Visual art, media, and literature all exhibit different themes that are prevalent in society. Both Ernest Hemingway’s short story A Clean, Well-Lighted Place and Edward Hopper’s painting “Nighthawks” convey a distinct, similar feeling to the audience. In Hemingway’s short story, a melancholic feeling is evoked through the isolation of an elderly man who drinks silently at a cafe late at night. Hopper’s painting portrays a similar emotion of solitude, capturing a strange, dismal tranquility amongst three people whom similarly are drinking at bar, well into the night.
The striking contrast between light and dark, night and day, is the recurring theme of both the painting and the short story. The warmth that arrives from the light represents hope, and the enveloping feel of comfort. However, there is solitude that resides amongst the subjects, represented by the darkness of the night. Both Hopper’s painting and Hemingway’s short story illustrate notions of existentialism and alienation within society. In A Clean, Well-Lighted Place, the setting takes place in a quiet, brightly lit cafe, late into the night.
Everyone has left, except for a deaf old man who sits outside on the terrace, drinking several glasses of brandy. The only two waiters left, both old and young, reflect on the old man’s dismal past. The old man is rich, but he attempted to commit suicide, and failed to hang himself. When he decides to leave, he walks unsteadily yet he manages to walk with dignity. It is the conversation between the two waiters left that define Hemingway’s theme of the short story. The younger waiter constantly complains of the time of night, eagerly awaiting the old man’s departure so he can go home to his wife.
He is unable to comprehend the sensitivity of the old man, and simply does not understand why he cannot simply buy a bottle of brandy and drink at home. It is the older waiter who tries to explain the complexity of the situation, and feels compassion for the deaf old man with no family. He, too, has no family to come home to, and has lost his youth and remains without confidence. He states, “I am one of those who like to stay late at the cafe, with all those who do not want to go to bed. With all those who need a light for the night” (Hemingway 374).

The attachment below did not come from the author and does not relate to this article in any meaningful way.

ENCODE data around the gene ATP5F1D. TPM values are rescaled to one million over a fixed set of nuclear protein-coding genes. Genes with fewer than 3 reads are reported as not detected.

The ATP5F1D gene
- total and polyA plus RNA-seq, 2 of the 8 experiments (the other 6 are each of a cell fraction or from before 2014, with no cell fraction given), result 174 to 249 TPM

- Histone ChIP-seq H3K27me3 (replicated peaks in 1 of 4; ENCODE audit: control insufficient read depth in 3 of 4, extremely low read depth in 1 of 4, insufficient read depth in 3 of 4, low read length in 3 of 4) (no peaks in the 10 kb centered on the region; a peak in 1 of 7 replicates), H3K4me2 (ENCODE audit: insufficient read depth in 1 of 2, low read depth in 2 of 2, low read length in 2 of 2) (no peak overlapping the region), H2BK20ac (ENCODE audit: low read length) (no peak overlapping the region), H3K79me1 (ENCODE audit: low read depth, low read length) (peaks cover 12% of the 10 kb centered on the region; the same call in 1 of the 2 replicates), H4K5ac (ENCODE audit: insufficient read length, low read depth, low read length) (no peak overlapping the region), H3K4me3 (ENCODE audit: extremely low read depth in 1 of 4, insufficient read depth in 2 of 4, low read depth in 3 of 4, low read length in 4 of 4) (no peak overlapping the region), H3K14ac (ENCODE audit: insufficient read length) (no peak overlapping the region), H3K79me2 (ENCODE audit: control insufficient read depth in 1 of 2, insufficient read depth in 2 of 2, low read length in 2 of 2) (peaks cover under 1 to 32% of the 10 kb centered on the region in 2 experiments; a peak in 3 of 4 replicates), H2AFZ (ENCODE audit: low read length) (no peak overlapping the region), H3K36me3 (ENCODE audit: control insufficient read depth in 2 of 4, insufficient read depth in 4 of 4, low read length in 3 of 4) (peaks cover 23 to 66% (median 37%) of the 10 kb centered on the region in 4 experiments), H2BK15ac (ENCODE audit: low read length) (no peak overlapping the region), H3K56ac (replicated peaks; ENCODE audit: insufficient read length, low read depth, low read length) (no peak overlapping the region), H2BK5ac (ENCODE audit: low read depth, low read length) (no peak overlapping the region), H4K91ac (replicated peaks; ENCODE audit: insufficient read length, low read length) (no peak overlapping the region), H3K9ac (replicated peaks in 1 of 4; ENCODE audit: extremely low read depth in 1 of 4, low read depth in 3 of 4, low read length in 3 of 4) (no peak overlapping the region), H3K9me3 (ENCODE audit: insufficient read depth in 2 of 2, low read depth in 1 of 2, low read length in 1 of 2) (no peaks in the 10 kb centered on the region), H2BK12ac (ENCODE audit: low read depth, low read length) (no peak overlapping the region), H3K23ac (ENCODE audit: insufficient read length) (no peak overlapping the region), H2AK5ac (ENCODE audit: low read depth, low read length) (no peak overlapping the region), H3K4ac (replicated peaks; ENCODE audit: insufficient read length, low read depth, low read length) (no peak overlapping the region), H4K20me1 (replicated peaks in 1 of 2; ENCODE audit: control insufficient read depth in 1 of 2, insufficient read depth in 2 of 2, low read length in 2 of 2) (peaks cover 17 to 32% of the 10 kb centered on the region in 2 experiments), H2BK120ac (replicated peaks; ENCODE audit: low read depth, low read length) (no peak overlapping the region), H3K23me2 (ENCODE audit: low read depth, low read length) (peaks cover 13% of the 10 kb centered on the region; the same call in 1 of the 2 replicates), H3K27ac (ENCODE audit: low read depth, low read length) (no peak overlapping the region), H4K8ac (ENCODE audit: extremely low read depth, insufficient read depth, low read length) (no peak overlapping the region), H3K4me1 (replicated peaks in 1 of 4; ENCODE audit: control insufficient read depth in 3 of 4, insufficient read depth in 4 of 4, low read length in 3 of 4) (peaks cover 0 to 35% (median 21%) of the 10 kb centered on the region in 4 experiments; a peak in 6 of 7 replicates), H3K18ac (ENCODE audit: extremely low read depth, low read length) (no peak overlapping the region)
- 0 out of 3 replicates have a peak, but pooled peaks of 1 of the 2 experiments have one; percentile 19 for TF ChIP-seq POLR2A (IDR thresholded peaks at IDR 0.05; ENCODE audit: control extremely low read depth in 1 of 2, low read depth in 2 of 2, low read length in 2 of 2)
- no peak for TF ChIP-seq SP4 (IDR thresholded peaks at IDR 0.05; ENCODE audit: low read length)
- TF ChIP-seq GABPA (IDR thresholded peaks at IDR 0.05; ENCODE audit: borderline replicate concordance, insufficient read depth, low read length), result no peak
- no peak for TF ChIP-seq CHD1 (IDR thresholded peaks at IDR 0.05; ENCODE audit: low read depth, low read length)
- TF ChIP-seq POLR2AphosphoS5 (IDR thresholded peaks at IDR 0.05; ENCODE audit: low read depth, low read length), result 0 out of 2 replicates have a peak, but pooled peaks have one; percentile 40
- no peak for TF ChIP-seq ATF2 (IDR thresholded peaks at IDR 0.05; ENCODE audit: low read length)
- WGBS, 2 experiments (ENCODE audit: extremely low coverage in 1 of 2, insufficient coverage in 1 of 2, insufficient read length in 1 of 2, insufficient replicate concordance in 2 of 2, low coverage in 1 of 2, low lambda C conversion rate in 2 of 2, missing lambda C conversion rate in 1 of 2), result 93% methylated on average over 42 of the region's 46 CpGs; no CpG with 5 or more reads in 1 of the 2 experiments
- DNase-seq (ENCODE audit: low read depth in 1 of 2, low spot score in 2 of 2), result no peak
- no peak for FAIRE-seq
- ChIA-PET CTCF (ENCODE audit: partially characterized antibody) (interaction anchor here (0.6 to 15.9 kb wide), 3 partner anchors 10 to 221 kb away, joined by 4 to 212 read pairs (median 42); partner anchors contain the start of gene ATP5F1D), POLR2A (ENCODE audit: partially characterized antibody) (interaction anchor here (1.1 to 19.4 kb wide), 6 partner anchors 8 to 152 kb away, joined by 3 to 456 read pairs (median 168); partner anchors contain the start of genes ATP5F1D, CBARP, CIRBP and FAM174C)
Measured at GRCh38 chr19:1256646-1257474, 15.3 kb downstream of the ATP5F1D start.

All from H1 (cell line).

The old waiter fervently defends the old man because is able to relate to him in many ways, and possibly can see himself in him. He goes on to explain that a clean and well-lighted place is greatly more desirable against the darkness of the night. A certain light, and cleanliness and order of a place was all that was necessary to overcome the despair of the night. He goes on to have a conversation with himself in his mind, asking, “What did he fear? It was not fear or dread. It was a nothing he knew too well. It was a nothing and a man was nothing too” (Hemingway 374).
Nothingness, in his mind, is one of the great despairs of reality. He goes on to silently recite the words of the Lord’s Prayer in his mind, but replaces most words with “nada”, which means nothing. The story explores a deep question of existentialism. The subject of one’s existence is deep and complex, and often in society it becomes lost. Such examples would include the old man and the old waiter, who prefer to remain at a lighted, tidy place to escape the darkness of their lives. It is the fear of isolation that encompasses the heart of the story. Hopper’s painting “Nighthawks” also explores notions of isolation and obscurity.
The painting depicts three people sitting at bar in a cafe, with only the barman who remains. The setting presents a very similar feel to that of A Clean, Well-Lighted Place. It is clearly late at night, and the New York streets are completely empty. The only light shines from within the cafe, which is very bright and appears fluorescent. The colors from outside are very somber, with dark muted colors of gray, brown, and black. The stark contrast from the light should seem welcoming, however it appears to only highlight the three subjects’ appearances of solitude.
There appears to be one couple, the key is their body language, with their hands close together but their expressions are not absorbed in one another. Though they are close, they appear to be mentally far apart. The other man sits silently, absorbed in his own thoughts. These people sitting at the bar, late at night, are there for one reason. It is to escape to emptiness of their lives. Both Ernest Hemingway’s short story A Clean, Well-Lighted Place and Hopper’s painting “Nighthawks” depicts the harsh reality of many peoples’ lives. The contrast between light and dark is symbolic of the internal conflict of isolation.
Both depict scenes that appear tranquil, yet full of unrest. The light that shines serves to highlight the emptiness of the old man from Hemingway’s short story, and the three subjects in the painting. It is the darkness of the night and their homes that drive them to escape the reality of their lives. Works Cited Hemingway, Ernest. A Clean, Well-Lighted Place. The Art of the Short Story. Ed. Dana Gioia and R. S. Gwynn. United States: Pearson Longman, 2006. 372-375. Edward Hopper, Nighthawks, ca 1942, Oil on canvas, 30 x 60 in. The Art Institute of Chicago, Chicago, Illinois,